Opposition to birth control represents the beliefs of a small minority of highly religious men, and not the beliefs of the Catholic Church. Being Catholic has no statistically discernible influence on the likelihood of a woman using contraception. It is only the Bishops and the hierarchy of the Catholic Church that oppose the use of birth control, calling it a part of the ‘culture of death.’ 98% of sexually active Catholic women use birth control, the same as the national average.
This is important to keep in mind in light of the recent controversy over the Obama Administration’s ruling that Catholic Schools and Hospitals will be required to provide birth control as part of their insurance coverage. While most analyses of the decision have focused on religious liberty, I think this is also a good time for the Catholic Church to rethink what it means to be a church.
The Catholic Catechism section 777 says that, “The word ‘Church’ means ‘convocation.’ It designates the assembly of those whom God’s word ‘convokes’ i.e. gathers together to form the People of God, and who themselves, being nourished with the Body of Christ, become the body of Christ.”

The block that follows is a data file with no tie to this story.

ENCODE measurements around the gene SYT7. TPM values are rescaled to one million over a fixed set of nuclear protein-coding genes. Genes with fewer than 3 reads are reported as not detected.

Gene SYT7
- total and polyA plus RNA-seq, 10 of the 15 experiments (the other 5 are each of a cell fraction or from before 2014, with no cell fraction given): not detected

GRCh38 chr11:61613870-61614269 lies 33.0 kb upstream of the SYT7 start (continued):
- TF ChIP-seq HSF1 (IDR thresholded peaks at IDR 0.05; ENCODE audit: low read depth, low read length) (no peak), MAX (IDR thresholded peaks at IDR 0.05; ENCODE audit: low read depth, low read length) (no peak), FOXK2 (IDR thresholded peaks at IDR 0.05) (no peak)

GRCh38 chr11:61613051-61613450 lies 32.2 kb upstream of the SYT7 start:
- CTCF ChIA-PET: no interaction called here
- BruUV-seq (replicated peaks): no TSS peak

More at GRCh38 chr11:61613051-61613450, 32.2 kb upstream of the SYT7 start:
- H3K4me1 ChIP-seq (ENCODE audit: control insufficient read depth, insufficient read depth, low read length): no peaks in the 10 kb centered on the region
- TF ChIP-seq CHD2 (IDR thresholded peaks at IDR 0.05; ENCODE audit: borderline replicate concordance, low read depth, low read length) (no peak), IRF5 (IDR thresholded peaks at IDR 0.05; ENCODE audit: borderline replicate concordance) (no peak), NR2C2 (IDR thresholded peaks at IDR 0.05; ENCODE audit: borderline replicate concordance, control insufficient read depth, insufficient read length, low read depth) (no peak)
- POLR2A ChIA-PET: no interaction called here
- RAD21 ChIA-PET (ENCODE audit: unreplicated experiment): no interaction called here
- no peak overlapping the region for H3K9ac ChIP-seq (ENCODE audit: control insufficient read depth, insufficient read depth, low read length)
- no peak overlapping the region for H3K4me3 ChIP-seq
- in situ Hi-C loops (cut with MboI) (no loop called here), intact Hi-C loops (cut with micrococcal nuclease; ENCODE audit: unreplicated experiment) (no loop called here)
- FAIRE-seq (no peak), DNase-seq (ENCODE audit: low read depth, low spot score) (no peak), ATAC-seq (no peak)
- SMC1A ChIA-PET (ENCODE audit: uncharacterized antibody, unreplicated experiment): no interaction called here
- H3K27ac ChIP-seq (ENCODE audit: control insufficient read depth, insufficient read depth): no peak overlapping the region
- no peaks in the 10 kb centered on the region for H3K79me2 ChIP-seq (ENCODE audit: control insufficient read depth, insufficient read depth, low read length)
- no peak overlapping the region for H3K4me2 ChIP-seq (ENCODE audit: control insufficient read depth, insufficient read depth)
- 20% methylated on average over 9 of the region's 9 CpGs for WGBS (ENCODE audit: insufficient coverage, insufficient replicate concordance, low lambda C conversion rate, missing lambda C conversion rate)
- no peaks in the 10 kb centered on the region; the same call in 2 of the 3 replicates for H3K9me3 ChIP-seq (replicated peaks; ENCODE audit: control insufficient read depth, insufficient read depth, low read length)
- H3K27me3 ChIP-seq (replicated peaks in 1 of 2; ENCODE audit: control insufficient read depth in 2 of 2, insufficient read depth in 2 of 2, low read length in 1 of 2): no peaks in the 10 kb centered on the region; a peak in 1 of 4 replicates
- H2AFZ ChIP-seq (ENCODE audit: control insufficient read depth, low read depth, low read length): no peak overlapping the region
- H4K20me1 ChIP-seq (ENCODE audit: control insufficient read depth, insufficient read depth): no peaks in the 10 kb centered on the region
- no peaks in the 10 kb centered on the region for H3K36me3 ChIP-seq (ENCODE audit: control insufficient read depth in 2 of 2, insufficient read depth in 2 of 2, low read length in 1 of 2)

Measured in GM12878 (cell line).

The church is first and foremost a gathering of people who have been called by Christ. In the case of the Catholic Church in the U.S. that group of people does not oppose the use of birth control. Like most non-Catholic Christians they see no contradiction between following Christ, and using birth control to prevent pregnancy. If the leadership of the Church wants opposition to birth control to actually be considered a Catholic position then the first group they need to convince are their fellow Catholics.
On a public policy note this matters in terms of the Churches ability to sway politicians. President Obama knows that there simply is not a large bloc of swing voters that is going to vote against him based on opposition to birth control.